Monday, March 30, 2015

Book Club: The Eye of Minds

The Eye of Minds is the first book in James Dashner's The Mortality Doctrine series. Dashner is also the author of the more well-known Maze Runner series, of which I have seen the first movie but have not read any of the books. Here is part of the description of this one from the back of the book: "Michael is a gamer. And like most gamers, he almost spends more time on the VirtNet than in the actual world. The VirtNet offers total mind and body immersion, and it’s addictive. But....Some technology is too dangerous to fool with. And recent reports claim that one gamer is going beyond what any gamer has done before: he’s holding players hostage inside the VirtNet. The government knows that to catch a hacker, you need a hacker. They want [Michael] on their team. But the risk is enormous. If he accepts their challenge, Michael will need to go off the VirtNet grid. There are back alleys and corners in the system human eyes have never seen and predators he can’t even fathom—and there’s the possibility that the line between game and reality will be blurred forever."

(picture taken from Goodreads;
cover art by Kekai Kotaki;
book design by Stephanie Moss)

First Impression: This is a really great story idea, but I'm not sure I like the actual book. Dashner is trying to do too many things at once, and the ideas aren't quite cohesive. Also, I don't like the psychological and emotional aspects of the characters. Why does Michael feel ashamed about his anger when he thinks he's being kidnapped? That seems like a normal reaction to me. And why is all of the emotion in this book so fleeting? Is it poor writing, or is that just how the author perceives adolescence?

Conclusion: I guess I'm not a big fan of Dashner's writing style, although this is the only book I've read by him, so it's hard to compare. The characters in this one were flat and contradictory. For example, Michael is supposed to be the most responsible of the three main characters, but as soon as the action really gets going, he's the one verbally attacking everyone they meet and generally being difficult. Also, the ending was horrible. I guess Dashner made the decisions that he did so he could continue the series on a certain path, but it pushed me even farther away from characters I cared little about to begin with. I almost feel bad for not liking it, because he obviously enjoyed writing it (my assumption based on his appreciation notes at the end of the book). But, so it is. I just didn't feel any connection to this book by the end. I probably won't read anything else he writes.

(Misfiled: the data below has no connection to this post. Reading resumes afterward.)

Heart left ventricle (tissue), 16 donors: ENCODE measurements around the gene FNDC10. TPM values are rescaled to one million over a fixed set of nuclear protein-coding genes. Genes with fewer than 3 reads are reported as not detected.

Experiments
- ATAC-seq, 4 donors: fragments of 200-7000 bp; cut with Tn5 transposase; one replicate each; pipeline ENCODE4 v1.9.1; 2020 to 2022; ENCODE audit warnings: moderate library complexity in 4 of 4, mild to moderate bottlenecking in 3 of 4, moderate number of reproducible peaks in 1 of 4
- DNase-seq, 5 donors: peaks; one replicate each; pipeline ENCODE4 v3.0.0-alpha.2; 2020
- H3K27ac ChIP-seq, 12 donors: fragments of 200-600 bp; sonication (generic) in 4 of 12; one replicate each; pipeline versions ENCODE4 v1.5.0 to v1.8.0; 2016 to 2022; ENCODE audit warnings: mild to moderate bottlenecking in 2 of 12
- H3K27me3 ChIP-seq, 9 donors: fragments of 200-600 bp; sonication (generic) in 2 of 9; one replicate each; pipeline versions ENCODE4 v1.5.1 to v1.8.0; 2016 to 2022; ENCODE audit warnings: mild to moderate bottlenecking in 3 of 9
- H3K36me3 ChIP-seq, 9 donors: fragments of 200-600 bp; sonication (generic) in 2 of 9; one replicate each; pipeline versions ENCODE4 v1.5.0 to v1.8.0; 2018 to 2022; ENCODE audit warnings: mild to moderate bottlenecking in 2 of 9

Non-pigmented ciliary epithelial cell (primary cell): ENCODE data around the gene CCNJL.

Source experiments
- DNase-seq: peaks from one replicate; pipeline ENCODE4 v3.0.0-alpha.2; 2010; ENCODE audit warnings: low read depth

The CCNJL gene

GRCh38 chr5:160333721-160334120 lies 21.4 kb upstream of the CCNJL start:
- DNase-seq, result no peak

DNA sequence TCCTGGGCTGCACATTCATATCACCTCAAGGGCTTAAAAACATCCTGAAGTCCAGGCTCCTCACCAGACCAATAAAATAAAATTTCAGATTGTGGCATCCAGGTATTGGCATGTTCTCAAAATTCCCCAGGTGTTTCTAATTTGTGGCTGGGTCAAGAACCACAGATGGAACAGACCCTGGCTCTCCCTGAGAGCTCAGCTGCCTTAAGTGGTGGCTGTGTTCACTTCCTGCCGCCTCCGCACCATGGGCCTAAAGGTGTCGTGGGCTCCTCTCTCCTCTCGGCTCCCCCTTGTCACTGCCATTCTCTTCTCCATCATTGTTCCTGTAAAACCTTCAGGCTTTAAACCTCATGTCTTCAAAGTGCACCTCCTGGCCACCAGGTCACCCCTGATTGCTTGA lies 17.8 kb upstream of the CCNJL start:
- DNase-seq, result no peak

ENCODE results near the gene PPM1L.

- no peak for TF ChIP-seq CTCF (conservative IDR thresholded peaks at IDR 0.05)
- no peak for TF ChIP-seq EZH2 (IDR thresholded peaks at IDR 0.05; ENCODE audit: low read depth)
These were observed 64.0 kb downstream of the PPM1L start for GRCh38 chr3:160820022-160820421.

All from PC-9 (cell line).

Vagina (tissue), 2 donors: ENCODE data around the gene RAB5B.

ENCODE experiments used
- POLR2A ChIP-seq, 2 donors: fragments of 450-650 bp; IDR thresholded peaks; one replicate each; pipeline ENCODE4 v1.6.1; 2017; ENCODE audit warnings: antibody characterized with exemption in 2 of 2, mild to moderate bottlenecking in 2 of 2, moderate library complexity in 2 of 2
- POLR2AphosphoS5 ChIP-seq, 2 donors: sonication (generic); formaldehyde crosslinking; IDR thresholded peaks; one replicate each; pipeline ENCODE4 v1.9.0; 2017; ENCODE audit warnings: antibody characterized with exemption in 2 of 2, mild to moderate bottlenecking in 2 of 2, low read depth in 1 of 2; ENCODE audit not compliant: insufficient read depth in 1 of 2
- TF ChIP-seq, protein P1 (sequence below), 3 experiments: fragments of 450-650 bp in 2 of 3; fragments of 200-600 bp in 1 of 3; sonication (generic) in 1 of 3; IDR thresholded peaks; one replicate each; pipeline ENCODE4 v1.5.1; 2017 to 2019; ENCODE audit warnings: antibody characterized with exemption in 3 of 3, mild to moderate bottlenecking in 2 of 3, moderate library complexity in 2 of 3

Recommendation: The people I know who liked this book were fans of Dashner before, so if you've read any of his other books and enjoy his writing style, here's some more.


  1. I haven't read any book by Dashner, and haven't planned to. It seems he is more into action, based on some reviews I read, is he?

    1. Yes, he is definitely more action-oriented than other authors. As I mentioned, I'm not a big fan of his writing, but if you're looking for more action and less character development, you might like him.